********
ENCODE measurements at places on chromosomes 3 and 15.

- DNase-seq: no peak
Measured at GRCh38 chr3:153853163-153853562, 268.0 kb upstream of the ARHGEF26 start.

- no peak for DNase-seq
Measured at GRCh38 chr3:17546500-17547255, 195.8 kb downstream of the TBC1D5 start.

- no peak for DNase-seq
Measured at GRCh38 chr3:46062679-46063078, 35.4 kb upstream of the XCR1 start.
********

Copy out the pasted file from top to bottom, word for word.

ENCODE measurements at places on chromosomes 3 and 15.

- DNase-seq: no peak
Measured at GRCh38 chr3:153853163-153853562, 268.0 kb upstream of the ARHGEF26 start.

- no peak for DNase-seq
Measured at GRCh38 chr3:17546500-17547255, 195.8 kb downstream of the TBC1D5 start.

- no peak for DNase-seq
Measured at GRCh38 chr3:46062679-46063078, 35.4 kb upstream of the XCR1 start.